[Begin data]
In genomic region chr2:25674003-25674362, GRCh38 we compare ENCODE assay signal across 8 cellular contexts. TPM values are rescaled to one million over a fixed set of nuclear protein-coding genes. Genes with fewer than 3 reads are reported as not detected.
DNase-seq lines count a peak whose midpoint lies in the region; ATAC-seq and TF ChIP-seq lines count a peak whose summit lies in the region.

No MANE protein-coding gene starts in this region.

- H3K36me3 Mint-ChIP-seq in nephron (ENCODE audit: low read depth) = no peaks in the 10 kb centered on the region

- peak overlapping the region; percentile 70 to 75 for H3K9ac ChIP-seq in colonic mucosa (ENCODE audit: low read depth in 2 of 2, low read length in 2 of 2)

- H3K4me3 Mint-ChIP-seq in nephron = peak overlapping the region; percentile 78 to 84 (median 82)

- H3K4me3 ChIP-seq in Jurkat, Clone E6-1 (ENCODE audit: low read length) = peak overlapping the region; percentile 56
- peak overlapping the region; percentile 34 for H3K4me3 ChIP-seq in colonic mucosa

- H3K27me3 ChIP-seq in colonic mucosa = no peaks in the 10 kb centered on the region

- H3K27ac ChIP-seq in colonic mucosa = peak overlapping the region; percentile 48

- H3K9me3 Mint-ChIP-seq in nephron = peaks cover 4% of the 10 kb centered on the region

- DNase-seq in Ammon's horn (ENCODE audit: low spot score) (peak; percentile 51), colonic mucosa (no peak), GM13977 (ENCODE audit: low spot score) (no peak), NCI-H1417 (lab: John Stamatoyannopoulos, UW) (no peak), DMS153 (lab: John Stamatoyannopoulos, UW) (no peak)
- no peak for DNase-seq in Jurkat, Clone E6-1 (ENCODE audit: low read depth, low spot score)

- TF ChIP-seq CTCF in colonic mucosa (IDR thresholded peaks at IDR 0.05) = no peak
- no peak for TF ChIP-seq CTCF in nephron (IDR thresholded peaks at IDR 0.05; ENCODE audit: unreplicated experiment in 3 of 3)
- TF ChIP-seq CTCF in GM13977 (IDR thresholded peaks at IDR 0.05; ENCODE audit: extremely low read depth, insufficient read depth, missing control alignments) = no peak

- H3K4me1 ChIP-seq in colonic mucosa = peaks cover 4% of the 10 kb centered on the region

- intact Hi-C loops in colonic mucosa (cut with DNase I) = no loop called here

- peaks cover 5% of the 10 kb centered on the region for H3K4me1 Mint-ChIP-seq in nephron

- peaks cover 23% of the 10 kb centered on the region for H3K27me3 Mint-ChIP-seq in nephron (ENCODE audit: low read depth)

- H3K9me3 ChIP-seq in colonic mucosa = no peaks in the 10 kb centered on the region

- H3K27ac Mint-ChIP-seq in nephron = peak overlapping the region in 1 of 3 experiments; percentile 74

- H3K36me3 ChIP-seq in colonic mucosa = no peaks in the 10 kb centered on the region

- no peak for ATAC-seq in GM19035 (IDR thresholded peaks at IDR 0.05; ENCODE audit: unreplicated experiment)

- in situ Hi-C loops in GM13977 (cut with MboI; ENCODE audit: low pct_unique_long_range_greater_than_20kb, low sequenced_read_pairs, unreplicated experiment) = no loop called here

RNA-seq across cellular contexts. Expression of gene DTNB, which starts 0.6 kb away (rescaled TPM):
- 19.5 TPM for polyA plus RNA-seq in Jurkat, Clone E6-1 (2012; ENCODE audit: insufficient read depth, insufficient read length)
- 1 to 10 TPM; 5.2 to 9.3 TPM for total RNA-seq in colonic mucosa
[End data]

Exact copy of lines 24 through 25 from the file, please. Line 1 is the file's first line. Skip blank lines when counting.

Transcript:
- no peak for ATAC-seq in GM19035 (IDR thresholded peaks at IDR 0.05; ENCODE audit: unreplicated experiment)

- in situ Hi-C loops in GM13977 (cut with MboI; ENCODE audit: low pct_unique_long_range_greater_than_20kb, low sequenced_read_pairs, unreplicated experiment) = no loop called here